Speaking well in public doesn’t come naturally for everyone, nor does it come with experience, as do many of the other skills that C-level executives need to succeed in their jobs. According to Ty Boyd, CEO of Ty Boyd Executive Learning Systems, fear of public speaking is alive and very much inhibiting effective communication for senior-level leaders.
“That old song is really true that the number-one fear is fear of speaking,” said Boyd. “In the average class we have for the executives we coach, we find when they’re really honest, it is really a terrifying experience for them. Many are very well schooled in their professions and in the skills of their craft but have never had any exposure to really good communication skills, really using the toolbox well. They will assign someone else to do their presenting. They will think that they have to project that macho kind of person that they read about in the business magazines, not realizing that very thing is limiting them in their effectiveness with other people.”
Boyd, whose company typically focuses on middle and upper-level management in the top 25 percent of the corporate world, hosts workshops of varying length for companies such as Georgia Pacific, Johnson & Johnson and Pfizer. He said that the model for effective communication has been reported by the media, but not necessarily observed. Communication skills, which include listening as well as speaking, are one of the top skill groups a leader should have, but these skills do not have to be perfect. Instead, effective communication should be a mixture of skill, sincerity and creativity. “Some people use sincerity as a sledgehammer,” Boyd said. “Sincerity is hard for me to define, but I know it when I experience it. It’s not just being serious all the time or being factual and demure. It goes back to being open, honest, vulnerable, authentic and doing what you say, because a lot of times our greatest communicators are our actions.”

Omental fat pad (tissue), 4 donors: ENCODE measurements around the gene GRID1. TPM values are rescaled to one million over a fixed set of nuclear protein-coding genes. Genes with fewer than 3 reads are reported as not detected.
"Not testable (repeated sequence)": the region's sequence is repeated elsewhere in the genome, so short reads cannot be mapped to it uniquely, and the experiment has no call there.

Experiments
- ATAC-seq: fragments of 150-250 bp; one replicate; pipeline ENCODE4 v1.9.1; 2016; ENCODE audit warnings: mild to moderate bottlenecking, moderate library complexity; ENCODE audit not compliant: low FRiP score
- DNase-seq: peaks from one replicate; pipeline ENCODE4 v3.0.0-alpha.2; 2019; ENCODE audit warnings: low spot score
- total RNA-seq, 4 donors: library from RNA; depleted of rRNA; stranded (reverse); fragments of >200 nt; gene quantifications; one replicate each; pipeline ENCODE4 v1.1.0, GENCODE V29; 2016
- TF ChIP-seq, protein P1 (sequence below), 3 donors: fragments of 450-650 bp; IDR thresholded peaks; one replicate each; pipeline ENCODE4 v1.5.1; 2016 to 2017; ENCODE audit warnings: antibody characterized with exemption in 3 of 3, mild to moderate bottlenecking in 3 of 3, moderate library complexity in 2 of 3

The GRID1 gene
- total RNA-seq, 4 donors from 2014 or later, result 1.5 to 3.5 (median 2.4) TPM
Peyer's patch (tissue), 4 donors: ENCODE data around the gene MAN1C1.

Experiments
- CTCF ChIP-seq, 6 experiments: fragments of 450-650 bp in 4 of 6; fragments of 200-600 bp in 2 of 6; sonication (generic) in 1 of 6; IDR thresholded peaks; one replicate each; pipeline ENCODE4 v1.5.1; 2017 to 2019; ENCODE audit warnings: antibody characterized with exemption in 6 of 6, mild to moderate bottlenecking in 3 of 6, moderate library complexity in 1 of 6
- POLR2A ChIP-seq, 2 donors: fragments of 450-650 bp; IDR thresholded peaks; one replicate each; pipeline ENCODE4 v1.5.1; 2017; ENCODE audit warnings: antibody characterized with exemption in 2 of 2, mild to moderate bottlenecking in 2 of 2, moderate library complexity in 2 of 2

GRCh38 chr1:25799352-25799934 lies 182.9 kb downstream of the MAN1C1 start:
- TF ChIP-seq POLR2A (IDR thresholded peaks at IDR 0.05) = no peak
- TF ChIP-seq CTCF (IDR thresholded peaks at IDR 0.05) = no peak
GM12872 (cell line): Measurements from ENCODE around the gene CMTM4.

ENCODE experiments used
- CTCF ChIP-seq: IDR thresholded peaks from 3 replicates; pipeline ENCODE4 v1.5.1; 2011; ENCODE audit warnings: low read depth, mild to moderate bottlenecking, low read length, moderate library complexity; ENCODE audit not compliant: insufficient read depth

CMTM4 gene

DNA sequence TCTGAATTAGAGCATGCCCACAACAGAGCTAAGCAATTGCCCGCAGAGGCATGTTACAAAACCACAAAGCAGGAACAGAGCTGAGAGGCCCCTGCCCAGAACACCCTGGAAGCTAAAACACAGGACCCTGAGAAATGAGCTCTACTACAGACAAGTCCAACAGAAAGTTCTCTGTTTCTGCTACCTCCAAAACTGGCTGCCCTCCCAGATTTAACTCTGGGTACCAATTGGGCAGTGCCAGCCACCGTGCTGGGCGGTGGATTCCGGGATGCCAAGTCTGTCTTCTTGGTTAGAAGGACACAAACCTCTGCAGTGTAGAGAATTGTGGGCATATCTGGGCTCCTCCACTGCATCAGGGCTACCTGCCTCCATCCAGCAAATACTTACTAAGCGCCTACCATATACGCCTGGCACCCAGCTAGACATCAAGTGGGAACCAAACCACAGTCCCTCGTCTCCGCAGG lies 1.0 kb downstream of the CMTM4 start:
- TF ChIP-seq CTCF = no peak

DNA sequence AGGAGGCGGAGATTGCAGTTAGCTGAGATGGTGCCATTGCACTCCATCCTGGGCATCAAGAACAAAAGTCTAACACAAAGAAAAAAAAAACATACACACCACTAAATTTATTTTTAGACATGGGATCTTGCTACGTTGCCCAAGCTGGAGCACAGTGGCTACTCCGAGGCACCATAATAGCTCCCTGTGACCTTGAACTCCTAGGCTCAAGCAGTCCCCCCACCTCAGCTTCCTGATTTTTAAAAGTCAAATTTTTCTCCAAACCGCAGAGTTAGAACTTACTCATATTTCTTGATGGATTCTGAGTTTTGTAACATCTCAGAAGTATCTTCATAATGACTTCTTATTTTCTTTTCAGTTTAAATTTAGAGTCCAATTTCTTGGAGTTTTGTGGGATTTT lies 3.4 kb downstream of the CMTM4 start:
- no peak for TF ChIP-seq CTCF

Audiences have changed, and speakers must keep the audience engaged or lose them. “People have become very passive,” Boyd said. “You have to deliver your message well, even if you’ve got the cure for cancer, or people won’t care. We’ve become passive because we have 150 channels to choose from. We don’t have to enter into that dialogue, and when we do, it better be good or we select another channel. The audience expects more, and it translates into the business place. We sit in an auditorium, and we may look directly at the speaker while our mind is in Venezuela. The speaker has got to be much more exciting and entertaining. This doesn’t mean funny and overly verbose. It just means you’ve got to be so interesting that you hold the attention of the audience above any other distractions or thoughts they might have.”
To maintain this high level of engagement between speaker and audience means more than just skill, slides and generally showing out. It involves lots and lots of practicing. “Practice is critically close to being effective at what we do,” Boyd said. “We expect sports people to do it, and yet the very tools that we use to make our living in one way or another—our communication skills—we expect to get by on our charm, our personality or because we’ve done it a lot. We do not honor practice as it should be honored. If we could teach people to practice what they do, even if it were a sales person hardened by years of travel and presenting their products, I believe just 15 minutes to 20 minutes before every appointment would make them much more successful.”